David Stern called it quits today. Over 30 years and billions of dollars later, it’s hard to deny the impact he had on the NBA. Stern grew the league to new heights. When he became commissioner in 1984, annual revenue of the league was $165 million, today it’s more than $5.5 billion. When he started, the average player salary was a mere $290,000, currently it’s $5.15 million. He had help along the way. Magic Johnson, Michael Jordan, Shaquille O’Neal, Kobe Bryant and LeBron
As it was in the beginning, so it will be in the end, an NBA without David Stern, amen. It’s true. There is going to be an NBA without its commissioner of the last 30 years, who’s handing over his axe, er, stepping down in favor of Deputy Commissioner Adam Silver on Feb. 1. It just won’t seem like the NBA, though. Not that the league won’t continue on its merry way. The stars will still be stars. The league will continue to
Hours after it was reported that Mark Cuban would be receiving a fine from the NBA, the Dallas Mavericks owner took to Twitter to voice his thoughts on the matter. Never one to bite his tongue, it shouldn’t be a surprise that Cuban chose to comment on the issue. As he took to social media upon hearing of the $100,000 fine, Cuban hinted that this would not be the last time he would be getting penalized by NBA officials.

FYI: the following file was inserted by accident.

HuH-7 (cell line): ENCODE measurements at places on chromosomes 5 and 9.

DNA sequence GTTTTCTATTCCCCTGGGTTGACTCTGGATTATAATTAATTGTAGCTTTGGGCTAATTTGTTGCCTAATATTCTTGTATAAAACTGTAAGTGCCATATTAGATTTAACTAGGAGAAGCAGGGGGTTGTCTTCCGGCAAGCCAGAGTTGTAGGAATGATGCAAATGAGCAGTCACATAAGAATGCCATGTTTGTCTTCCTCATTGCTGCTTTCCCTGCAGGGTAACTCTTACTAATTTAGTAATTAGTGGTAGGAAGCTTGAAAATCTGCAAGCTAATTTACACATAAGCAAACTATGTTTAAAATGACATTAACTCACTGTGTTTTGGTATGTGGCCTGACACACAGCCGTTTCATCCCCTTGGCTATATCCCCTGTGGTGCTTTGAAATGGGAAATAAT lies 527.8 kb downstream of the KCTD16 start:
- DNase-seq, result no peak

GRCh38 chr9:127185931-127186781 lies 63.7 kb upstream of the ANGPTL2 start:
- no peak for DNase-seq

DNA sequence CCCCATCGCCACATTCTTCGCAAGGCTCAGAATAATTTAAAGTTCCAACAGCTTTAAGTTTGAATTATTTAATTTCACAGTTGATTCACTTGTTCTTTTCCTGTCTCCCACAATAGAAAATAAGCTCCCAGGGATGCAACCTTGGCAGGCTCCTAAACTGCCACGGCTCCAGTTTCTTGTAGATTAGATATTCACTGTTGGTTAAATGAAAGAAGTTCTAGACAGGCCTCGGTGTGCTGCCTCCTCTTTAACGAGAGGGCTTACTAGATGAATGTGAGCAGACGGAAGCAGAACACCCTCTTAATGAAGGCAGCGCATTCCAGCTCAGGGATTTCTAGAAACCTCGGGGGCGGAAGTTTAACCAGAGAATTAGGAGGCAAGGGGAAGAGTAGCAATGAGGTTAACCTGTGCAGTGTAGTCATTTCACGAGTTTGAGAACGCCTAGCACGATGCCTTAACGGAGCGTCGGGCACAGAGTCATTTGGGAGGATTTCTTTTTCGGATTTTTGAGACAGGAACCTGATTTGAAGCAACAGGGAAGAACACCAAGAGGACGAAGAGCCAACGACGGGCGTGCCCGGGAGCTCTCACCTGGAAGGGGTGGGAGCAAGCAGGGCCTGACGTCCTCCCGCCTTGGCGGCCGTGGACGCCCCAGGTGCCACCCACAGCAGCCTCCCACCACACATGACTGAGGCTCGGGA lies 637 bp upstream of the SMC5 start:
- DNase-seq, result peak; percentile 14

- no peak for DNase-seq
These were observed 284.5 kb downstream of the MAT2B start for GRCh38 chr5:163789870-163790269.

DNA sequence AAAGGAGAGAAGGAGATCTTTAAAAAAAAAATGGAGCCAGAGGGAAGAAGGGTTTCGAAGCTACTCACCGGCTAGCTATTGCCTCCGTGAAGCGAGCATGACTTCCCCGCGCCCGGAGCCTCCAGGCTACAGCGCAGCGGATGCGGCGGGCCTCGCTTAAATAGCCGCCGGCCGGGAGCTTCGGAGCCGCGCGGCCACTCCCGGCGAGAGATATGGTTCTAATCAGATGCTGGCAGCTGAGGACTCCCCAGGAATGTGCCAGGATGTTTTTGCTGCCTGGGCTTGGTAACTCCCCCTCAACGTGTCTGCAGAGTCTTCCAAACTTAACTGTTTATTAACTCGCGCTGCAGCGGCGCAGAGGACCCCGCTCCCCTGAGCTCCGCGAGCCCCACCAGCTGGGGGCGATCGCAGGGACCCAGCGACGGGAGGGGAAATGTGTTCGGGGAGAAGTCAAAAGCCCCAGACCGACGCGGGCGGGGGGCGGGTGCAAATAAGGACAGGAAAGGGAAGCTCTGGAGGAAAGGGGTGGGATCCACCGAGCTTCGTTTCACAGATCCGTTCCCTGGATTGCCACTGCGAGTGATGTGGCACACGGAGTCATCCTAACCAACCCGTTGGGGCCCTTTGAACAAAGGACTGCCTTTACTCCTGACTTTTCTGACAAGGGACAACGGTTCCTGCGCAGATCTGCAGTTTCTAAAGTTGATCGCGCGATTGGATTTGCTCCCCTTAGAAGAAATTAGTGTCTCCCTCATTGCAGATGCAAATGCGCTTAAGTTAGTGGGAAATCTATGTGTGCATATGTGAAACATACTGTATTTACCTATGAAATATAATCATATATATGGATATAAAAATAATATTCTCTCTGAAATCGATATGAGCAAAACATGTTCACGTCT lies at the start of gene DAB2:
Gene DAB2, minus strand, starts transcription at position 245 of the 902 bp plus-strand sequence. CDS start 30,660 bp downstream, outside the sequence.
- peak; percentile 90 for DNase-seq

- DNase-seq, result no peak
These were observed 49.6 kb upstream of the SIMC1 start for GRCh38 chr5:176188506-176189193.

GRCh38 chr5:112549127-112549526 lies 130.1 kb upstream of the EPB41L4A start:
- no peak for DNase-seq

Mark Cuban said he wanted to get fined one more time by commissioner David Stern before the old man steps down. Mission accomplished. The NBA socked the Dallas Mavericks owner with a $100,000 fine Saturday for confronting the officials and directing inappropriate language at them following the Mavericks’ 129-127 loss to the Los Angeles Clippers on Wednesday, Jan. 15, at Staples Center. Cuban has been fined 20 times, including 14 for criticizing officials. The penalties have added up to nearly $1.9 million, and
These fans are sitting in what used to be press row at Madison Square Garden David Stern never really cared about the people who did more to publicize his product than any other group: the NBA beat writers for the daily newspapers, and later, for the major Web sites. Stern pretended to evince a modicum of interest in his meetings with us, which came a couple times during the year. He’d listen, then basically ignore everything he heard.
Adam Silver is a nice guy, or so I’ve come to believe. There are those who will tell you the exact is opposite, but they say so in a whisper. They are not what is known in NBA headquarters as an FOA (Friend of Adam), and thus they fear and loathe him the same way so many basketball fans fear, loathe … and hate, yes hate, outgoing commissioner David Stern. Fairly or unfairly, Stern has become a lightning rod for every grievance
As we approach February and the 2014 All Star Weekend, the league will approach a milestone that for the vast majority of NBA players, fans, and executives will represent uncharted waters .. . the great unknown. David Stern will not be the commissioner. As Stern retires after serving a 30-year term as commissioner, the game as we know it today is largely a product of his influence. Stern took over as commissioner when Michael Jordan and Hakeem Olajuon entered the league and Bird/Magic